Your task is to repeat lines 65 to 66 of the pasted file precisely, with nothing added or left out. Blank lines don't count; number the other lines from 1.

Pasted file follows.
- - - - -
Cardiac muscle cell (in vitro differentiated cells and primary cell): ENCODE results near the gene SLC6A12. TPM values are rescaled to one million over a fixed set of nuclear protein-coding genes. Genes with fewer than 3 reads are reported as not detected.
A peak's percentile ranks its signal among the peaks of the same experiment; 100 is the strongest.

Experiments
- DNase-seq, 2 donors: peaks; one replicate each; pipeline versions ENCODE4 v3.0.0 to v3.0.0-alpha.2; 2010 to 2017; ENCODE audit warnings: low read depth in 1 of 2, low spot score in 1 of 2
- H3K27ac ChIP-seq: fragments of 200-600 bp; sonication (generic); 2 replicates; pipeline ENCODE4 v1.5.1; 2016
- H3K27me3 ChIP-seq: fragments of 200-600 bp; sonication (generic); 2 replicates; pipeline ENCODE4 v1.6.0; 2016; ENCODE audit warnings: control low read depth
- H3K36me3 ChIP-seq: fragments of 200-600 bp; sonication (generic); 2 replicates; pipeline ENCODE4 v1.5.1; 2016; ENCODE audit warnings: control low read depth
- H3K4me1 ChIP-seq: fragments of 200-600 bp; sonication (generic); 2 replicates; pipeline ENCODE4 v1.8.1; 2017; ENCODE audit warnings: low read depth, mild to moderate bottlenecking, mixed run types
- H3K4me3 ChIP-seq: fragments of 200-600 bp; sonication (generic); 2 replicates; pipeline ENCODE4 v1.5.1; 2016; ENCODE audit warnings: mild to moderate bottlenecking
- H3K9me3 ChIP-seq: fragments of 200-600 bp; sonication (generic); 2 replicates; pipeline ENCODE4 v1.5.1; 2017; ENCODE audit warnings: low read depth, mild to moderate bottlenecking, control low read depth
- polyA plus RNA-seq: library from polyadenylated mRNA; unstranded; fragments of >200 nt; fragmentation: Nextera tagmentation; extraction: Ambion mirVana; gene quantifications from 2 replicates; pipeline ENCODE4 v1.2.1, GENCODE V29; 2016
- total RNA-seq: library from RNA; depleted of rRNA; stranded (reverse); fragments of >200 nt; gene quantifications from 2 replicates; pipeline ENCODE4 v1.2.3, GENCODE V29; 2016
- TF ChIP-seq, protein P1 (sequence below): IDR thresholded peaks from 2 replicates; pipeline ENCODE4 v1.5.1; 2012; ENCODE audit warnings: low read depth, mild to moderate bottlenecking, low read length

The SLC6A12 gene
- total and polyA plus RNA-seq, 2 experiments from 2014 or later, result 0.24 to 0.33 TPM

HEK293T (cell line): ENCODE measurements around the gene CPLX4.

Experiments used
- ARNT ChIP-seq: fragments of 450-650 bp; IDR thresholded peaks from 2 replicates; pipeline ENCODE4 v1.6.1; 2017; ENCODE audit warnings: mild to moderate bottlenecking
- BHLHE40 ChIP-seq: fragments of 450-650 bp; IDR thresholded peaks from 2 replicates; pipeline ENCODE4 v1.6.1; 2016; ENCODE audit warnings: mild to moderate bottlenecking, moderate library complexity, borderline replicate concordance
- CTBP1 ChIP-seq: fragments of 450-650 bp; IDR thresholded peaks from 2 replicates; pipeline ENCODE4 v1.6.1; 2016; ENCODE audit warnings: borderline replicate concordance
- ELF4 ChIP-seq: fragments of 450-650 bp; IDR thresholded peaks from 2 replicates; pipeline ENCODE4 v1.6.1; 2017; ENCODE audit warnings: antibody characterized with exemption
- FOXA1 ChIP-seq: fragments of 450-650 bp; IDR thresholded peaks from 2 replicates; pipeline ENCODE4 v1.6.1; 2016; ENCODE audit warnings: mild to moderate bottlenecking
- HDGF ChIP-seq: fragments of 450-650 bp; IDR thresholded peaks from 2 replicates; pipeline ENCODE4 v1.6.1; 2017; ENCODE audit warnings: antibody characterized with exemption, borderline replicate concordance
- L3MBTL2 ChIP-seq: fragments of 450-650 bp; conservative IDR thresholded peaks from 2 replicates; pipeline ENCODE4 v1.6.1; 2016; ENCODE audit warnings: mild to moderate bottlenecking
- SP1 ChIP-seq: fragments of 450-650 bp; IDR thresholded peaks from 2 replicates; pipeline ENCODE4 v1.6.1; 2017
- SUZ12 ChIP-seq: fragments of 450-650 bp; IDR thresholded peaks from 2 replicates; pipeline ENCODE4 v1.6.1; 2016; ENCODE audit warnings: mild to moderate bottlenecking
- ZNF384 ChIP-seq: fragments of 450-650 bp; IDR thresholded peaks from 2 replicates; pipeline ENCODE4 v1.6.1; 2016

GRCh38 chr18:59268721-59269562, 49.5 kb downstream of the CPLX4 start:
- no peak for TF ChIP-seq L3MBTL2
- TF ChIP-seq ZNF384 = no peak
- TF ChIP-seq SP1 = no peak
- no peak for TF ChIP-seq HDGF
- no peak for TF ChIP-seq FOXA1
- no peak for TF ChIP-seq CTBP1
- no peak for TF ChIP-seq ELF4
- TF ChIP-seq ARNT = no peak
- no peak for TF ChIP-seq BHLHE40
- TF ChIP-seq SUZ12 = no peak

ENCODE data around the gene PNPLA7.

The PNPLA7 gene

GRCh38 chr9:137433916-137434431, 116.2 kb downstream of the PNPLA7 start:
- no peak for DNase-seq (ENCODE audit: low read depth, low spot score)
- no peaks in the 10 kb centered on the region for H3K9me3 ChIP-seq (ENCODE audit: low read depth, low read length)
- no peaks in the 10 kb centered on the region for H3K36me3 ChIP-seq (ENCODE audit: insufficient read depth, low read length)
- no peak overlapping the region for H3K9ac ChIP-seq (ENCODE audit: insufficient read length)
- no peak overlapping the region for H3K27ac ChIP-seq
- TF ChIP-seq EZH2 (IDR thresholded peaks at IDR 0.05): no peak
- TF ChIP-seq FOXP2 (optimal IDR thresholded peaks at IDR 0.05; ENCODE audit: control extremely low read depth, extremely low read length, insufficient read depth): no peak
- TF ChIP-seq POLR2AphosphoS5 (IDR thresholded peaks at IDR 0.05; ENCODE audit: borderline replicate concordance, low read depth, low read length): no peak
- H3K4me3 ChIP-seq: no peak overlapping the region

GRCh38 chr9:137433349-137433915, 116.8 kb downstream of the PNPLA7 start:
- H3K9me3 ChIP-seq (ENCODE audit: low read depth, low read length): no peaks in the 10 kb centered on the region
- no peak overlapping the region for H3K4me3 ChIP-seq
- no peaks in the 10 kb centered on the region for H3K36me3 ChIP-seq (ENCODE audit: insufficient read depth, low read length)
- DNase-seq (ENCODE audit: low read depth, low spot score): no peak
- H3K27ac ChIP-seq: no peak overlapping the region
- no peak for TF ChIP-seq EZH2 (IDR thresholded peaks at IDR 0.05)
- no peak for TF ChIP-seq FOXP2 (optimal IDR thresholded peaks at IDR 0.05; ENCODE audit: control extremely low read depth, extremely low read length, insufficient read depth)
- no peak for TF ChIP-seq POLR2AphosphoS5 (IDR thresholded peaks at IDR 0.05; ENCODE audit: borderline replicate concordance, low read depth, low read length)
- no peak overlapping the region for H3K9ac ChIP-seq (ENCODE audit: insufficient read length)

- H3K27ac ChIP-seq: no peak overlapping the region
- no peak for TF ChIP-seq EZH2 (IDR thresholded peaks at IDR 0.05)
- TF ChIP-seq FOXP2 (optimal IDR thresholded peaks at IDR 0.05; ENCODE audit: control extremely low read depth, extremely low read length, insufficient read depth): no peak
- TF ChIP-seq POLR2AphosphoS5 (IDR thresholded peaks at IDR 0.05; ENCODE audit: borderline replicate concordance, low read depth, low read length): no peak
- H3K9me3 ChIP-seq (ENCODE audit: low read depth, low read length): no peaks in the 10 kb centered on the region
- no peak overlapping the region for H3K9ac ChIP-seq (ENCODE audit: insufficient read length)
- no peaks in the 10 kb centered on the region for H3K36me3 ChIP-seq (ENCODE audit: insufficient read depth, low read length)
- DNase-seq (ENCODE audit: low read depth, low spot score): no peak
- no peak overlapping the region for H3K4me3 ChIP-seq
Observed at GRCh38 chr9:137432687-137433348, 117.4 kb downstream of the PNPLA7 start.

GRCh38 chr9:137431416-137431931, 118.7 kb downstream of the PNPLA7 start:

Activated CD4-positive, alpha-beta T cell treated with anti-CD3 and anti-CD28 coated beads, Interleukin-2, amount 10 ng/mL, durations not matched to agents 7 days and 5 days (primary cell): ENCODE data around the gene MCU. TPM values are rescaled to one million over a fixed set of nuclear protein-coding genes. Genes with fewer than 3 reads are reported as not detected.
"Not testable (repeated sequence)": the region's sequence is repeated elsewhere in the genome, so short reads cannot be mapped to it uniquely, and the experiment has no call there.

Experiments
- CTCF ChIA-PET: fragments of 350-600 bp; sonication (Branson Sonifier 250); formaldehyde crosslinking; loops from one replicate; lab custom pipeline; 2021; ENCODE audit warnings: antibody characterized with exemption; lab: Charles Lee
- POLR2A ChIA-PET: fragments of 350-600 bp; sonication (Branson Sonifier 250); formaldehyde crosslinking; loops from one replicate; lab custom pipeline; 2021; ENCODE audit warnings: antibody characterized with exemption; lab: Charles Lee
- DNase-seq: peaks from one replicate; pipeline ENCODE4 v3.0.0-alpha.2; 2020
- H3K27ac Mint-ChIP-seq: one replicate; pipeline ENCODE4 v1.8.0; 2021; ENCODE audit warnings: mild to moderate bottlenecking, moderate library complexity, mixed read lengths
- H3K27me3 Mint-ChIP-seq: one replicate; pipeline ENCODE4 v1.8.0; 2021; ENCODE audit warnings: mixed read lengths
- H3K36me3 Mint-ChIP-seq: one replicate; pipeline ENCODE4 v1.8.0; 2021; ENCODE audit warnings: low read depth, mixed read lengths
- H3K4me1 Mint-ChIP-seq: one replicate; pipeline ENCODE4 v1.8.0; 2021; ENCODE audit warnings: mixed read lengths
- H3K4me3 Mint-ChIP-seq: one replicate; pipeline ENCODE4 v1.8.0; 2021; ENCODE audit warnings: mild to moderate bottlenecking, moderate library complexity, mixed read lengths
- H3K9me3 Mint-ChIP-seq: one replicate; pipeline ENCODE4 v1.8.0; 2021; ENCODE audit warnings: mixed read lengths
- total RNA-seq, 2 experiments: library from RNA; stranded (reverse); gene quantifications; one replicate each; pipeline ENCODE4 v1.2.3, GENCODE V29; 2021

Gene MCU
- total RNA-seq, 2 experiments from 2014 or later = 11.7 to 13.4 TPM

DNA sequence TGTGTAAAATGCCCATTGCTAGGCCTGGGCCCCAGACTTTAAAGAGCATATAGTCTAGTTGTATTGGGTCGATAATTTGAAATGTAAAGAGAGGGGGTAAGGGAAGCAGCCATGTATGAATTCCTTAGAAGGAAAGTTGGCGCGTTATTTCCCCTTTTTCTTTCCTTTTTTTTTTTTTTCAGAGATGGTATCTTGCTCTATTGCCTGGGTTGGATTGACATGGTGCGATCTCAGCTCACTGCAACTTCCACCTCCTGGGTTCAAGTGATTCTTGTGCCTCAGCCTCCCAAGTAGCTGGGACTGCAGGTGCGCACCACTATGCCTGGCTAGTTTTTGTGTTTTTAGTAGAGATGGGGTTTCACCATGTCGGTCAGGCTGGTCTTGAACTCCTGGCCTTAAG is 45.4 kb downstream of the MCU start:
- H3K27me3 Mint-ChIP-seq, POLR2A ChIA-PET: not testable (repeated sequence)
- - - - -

- H3K9me3 ChIP-seq (ENCODE audit: low read depth, low read length): no peaks in the 10 kb centered on the region
- no peak overlapping the region for H3K9ac ChIP-seq (ENCODE audit: insufficient read length)